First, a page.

On July 19, Disney's live-action Lion King remake will be released in theatres in the U.S. To celebrate, we're looking at some little-known facts about the film's biggest four-legged (and two-winged) stars, from yellow-billed hornbills to full-maned lions themselves.
In the film: It wouldn't be The Lion King without lions! These animals are the stars: Simba, Nala, Mufasa, Sarabi, and the villainous Scar are all lions.
In real life: You already know that lions are social felines, organizing themselves in groups known as prides (and, unlike in the Lion King films, these prides are led by the females). But did you know that lions are the only species of cat where male and female specimens are obviously physically different? Male lions are distinguished by their lengthy manes, which signal sexual maturity, whereas female lions don't have manes at all.
In the film: Shenzi, Kamari, and Azizi, the dangerous henchmen of Scar.
In real life: Because of their appearance and behaviour, hyenas are often mistakenly called dogs or canines. But the animals are actually members of the feliforma suborder of animals — and feliforma means, you guessed it, "cat-like"!
In the film: Timon, the wise-cracking sidekick of Pumbaa (we'll get to him later).
In real life: Meerkats are communal animals who often look out for one another. Several members of a group of meerkats will stand sentry (on their hind legs) to watch out for predators, and will warn the larger group to the presence of danger using specific calls. And they babysit for one another — female meerkats will care for the offspring of other female meerkats, feeding them and protecting them from danger.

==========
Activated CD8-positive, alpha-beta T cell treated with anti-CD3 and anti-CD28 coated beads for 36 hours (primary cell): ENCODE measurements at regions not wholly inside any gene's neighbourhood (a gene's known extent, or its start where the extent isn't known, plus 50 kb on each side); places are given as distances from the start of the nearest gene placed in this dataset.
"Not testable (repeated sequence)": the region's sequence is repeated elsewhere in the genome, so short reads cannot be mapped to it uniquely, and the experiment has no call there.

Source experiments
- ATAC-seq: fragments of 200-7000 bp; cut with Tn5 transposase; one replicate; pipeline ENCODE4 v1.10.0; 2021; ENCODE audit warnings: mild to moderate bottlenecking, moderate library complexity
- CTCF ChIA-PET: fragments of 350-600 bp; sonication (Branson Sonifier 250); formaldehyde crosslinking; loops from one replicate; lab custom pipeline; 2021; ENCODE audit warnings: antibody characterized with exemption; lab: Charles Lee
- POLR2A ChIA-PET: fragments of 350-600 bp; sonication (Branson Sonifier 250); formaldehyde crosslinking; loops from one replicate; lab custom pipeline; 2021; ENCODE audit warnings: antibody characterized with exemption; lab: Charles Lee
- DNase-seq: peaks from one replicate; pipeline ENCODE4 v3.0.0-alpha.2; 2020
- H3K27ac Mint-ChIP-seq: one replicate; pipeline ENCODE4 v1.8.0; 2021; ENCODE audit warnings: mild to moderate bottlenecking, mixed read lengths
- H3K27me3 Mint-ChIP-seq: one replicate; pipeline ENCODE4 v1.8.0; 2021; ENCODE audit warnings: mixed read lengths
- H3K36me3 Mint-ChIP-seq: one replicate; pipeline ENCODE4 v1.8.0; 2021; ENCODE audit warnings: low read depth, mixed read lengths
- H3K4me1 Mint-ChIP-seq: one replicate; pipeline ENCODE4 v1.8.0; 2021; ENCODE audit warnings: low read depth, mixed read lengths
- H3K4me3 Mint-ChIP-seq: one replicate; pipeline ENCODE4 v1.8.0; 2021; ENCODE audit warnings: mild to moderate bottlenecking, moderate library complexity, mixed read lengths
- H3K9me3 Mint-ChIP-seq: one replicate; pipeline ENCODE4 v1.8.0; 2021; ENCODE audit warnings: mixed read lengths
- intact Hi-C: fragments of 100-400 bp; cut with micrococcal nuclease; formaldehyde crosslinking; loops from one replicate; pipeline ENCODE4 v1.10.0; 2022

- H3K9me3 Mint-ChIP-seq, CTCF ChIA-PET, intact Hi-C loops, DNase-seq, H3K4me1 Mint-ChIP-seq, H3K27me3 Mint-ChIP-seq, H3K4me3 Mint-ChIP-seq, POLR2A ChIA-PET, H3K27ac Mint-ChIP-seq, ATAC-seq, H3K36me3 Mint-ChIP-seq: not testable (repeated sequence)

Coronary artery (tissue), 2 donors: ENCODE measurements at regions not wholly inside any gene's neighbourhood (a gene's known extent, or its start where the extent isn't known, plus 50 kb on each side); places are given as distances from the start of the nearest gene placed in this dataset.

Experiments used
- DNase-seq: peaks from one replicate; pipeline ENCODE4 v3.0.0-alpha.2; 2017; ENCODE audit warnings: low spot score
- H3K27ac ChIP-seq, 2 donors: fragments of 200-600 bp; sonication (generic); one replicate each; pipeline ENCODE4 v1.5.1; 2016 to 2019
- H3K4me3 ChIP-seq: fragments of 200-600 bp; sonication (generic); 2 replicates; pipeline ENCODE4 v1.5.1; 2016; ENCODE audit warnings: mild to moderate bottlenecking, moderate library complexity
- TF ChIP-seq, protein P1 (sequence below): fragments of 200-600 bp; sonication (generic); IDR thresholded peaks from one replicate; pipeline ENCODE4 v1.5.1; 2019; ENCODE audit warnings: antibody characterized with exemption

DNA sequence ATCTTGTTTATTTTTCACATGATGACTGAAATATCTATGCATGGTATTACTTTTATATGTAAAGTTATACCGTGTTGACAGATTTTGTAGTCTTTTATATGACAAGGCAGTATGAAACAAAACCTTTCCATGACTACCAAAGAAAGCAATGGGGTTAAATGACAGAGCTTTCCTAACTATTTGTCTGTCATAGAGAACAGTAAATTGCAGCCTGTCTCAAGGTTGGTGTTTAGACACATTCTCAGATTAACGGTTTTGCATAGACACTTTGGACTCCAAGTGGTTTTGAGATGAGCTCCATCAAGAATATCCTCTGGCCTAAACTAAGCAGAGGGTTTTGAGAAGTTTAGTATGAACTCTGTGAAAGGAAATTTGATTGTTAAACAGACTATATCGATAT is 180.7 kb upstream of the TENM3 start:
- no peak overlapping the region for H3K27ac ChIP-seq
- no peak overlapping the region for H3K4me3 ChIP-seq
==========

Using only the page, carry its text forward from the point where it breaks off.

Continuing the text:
In the film: Pumbaa, who — along with Timon — adopts Simba when he's exiled following the death of Mufasa.
In real life: Warthogs are wild pigs and, when you think "pig", you probably don't also think "extremely fast runner." In the case of the warthog, though, you should: sprinting is actually their main means of defence against predators. Warthogs can burst into sprints of up to 55 miles per hour!
In the film: Rafiki, the shaman-like advisor to Mufasa.
In real life: Mandrills, with their brightly coloured faces, are often misclassified as baboons (they're part of their own primate family). The primates are the world's largest monkey, with males growing up to an average weight of around 71 pounds.
6. Yellow-billed hornbill
In the film: Zazu, the majordomo of Mufasa.
In real life: When yellow-billed hornbills mate, they build their nests in cavities in trees, and the female — while sitting on eggs — will actually seal herself in (with help from her mate) using food and mud. The birds leave a slit in this "door" through which the male passes through food.
Many of the animals above — and the other animals of The Lion King — can be spotted in much of sub-Saharan Africa, in countries including Kenya, Botswana, South Africa, and more. Check out our small group tours to Africa here.